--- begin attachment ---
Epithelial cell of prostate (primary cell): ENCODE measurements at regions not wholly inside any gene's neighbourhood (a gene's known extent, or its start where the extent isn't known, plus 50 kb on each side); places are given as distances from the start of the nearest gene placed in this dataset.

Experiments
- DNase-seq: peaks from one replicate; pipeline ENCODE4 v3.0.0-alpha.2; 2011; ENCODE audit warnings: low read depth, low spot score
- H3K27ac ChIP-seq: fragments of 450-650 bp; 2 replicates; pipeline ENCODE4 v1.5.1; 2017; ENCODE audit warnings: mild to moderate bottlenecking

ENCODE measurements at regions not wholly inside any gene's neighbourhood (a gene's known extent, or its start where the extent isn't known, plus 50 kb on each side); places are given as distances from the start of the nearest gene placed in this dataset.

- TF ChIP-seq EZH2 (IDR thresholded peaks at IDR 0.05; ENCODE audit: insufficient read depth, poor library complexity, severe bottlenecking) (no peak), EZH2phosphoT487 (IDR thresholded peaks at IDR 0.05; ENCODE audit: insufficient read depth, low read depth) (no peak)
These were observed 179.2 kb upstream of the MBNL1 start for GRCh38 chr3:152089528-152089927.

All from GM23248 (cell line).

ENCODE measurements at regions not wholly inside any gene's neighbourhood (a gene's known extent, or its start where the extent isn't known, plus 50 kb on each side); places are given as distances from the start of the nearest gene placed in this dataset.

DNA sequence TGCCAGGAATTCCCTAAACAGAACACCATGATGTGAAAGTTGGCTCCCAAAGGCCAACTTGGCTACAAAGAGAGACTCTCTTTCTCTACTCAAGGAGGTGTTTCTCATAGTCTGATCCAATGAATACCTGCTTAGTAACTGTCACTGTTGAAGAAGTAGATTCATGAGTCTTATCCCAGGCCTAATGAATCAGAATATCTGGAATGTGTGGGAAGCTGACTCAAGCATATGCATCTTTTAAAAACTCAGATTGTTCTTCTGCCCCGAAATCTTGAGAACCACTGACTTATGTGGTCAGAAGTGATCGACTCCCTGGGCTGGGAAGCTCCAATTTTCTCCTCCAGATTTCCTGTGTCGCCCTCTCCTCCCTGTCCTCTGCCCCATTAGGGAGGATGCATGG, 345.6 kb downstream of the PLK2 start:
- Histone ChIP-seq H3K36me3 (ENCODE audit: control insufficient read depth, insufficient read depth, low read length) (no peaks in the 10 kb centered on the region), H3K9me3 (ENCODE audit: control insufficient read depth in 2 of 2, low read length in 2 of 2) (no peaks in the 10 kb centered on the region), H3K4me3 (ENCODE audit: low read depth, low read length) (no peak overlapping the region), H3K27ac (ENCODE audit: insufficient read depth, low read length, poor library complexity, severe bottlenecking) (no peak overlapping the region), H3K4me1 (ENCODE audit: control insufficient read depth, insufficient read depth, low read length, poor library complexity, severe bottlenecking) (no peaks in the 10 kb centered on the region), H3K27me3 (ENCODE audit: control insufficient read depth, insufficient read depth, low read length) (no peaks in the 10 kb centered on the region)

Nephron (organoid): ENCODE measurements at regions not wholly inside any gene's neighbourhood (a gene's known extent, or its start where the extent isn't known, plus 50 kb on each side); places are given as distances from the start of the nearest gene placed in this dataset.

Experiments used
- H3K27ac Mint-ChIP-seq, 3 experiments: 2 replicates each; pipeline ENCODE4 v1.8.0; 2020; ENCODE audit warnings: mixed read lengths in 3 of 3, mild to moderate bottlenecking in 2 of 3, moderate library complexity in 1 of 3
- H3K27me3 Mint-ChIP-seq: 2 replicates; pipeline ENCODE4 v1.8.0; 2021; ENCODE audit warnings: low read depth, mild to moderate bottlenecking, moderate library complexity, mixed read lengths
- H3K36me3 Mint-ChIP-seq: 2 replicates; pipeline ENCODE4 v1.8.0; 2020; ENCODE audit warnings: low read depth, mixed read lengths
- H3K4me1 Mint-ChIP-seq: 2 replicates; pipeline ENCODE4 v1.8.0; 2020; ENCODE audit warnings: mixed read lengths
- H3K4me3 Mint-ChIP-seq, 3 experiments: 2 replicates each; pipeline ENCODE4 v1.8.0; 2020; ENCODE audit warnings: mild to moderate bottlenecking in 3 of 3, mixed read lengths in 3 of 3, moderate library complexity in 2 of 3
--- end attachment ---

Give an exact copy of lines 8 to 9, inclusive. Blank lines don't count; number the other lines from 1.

All from GM23248 (cell line).

ENCODE measurements at regions not wholly inside any gene's neighbourhood (a gene's known extent, or its start where the extent isn't known, plus 50 kb on each side); places are given as distances from the start of the nearest gene placed in this dataset.